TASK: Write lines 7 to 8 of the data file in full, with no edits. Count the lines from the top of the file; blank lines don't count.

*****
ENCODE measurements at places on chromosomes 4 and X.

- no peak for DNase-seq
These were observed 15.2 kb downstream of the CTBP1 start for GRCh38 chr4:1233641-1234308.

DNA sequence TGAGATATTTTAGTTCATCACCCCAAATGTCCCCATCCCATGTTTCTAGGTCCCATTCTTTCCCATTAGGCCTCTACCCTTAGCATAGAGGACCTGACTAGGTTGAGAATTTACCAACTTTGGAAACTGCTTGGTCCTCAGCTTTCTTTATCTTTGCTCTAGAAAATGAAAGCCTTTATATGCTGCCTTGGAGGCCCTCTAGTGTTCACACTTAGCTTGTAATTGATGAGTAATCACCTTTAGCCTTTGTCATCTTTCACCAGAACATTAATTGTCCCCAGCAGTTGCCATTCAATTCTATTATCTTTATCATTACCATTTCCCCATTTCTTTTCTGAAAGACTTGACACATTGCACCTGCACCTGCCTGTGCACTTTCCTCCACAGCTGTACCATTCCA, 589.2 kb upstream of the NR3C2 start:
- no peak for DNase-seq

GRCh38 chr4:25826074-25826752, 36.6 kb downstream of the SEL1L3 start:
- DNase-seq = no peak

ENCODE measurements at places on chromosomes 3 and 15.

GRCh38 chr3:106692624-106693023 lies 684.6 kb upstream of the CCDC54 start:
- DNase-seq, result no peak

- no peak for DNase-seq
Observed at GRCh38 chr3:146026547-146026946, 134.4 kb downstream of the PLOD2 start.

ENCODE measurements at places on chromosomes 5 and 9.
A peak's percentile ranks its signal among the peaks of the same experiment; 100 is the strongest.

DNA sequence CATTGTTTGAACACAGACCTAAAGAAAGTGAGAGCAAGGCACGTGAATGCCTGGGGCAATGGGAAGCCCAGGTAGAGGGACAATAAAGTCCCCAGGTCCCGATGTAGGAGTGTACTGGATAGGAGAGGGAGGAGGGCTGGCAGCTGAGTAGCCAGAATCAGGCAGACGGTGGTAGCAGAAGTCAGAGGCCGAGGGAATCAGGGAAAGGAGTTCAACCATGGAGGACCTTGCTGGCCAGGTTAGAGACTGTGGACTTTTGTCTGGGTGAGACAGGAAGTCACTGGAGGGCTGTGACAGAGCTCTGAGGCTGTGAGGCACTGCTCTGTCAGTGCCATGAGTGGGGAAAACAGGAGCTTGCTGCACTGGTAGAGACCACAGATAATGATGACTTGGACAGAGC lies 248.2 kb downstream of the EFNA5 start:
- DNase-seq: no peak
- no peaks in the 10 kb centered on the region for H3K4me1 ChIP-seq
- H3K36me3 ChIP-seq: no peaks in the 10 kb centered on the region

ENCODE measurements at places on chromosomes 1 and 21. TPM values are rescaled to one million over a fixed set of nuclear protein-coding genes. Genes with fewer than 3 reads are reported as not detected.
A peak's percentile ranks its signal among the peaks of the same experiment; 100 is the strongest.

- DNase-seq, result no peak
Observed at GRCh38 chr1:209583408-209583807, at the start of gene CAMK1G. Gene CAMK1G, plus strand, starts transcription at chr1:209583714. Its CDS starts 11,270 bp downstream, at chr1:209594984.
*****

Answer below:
- DNase-seq = no peak

ENCODE measurements at places on chromosomes 3 and 15.